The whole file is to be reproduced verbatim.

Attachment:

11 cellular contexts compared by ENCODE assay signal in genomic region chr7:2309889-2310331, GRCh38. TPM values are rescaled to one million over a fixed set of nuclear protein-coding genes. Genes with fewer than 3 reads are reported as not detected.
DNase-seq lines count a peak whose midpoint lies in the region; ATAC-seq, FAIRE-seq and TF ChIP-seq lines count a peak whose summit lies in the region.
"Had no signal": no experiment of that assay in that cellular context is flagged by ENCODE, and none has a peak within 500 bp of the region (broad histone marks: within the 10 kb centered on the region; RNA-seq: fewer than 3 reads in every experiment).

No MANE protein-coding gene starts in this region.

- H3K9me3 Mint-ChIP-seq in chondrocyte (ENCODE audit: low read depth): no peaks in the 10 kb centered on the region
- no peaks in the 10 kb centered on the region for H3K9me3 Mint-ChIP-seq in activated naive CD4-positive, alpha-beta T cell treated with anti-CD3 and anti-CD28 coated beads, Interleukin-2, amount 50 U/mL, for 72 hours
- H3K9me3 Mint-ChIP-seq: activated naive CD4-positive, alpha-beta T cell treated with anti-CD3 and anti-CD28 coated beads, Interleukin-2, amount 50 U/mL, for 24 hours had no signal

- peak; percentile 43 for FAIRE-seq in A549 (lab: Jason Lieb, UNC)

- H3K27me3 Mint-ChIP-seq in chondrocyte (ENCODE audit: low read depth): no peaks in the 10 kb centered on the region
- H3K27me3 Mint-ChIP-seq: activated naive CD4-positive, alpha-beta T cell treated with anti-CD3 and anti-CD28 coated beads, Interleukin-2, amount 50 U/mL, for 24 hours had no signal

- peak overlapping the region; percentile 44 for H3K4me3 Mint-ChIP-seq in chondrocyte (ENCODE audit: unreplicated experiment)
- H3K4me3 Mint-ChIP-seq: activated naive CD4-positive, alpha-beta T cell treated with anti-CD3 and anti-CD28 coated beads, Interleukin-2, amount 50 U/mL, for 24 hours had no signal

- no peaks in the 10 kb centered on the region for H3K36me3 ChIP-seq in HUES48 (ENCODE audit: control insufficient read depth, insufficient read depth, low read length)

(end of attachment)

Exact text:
11 cellular contexts compared by ENCODE assay signal in genomic region chr7:2309889-2310331, GRCh38. TPM values are rescaled to one million over a fixed set of nuclear protein-coding genes. Genes with fewer than 3 reads are reported as not detected.
DNase-seq lines count a peak whose midpoint lies in the region; ATAC-seq, FAIRE-seq and TF ChIP-seq lines count a peak whose summit lies in the region.
"Had no signal": no experiment of that assay in that cellular context is flagged by ENCODE, and none has a peak within 500 bp of the region (broad histone marks: within the 10 kb centered on the region; RNA-seq: fewer than 3 reads in every experiment).

No MANE protein-coding gene starts in this region.

- H3K9me3 Mint-ChIP-seq in chondrocyte (ENCODE audit: low read depth): no peaks in the 10 kb centered on the region
- no peaks in the 10 kb centered on the region for H3K9me3 Mint-ChIP-seq in activated naive CD4-positive, alpha-beta T cell treated with anti-CD3 and anti-CD28 coated beads, Interleukin-2, amount 50 U/mL, for 72 hours
- H3K9me3 Mint-ChIP-seq: activated naive CD4-positive, alpha-beta T cell treated with anti-CD3 and anti-CD28 coated beads, Interleukin-2, amount 50 U/mL, for 24 hours had no signal

- peak; percentile 43 for FAIRE-seq in A549 (lab: Jason Lieb, UNC)

- H3K27me3 Mint-ChIP-seq in chondrocyte (ENCODE audit: low read depth): no peaks in the 10 kb centered on the region
- H3K27me3 Mint-ChIP-seq: activated naive CD4-positive, alpha-beta T cell treated with anti-CD3 and anti-CD28 coated beads, Interleukin-2, amount 50 U/mL, for 24 hours had no signal

- peak overlapping the region; percentile 44 for H3K4me3 Mint-ChIP-seq in chondrocyte (ENCODE audit: unreplicated experiment)
- H3K4me3 Mint-ChIP-seq: activated naive CD4-positive, alpha-beta T cell treated with anti-CD3 and anti-CD28 coated beads, Interleukin-2, amount 50 U/mL, for 24 hours had no signal

- no peaks in the 10 kb centered on the region for H3K36me3 ChIP-seq in HUES48 (ENCODE audit: control insufficient read depth, insufficient read depth, low read length)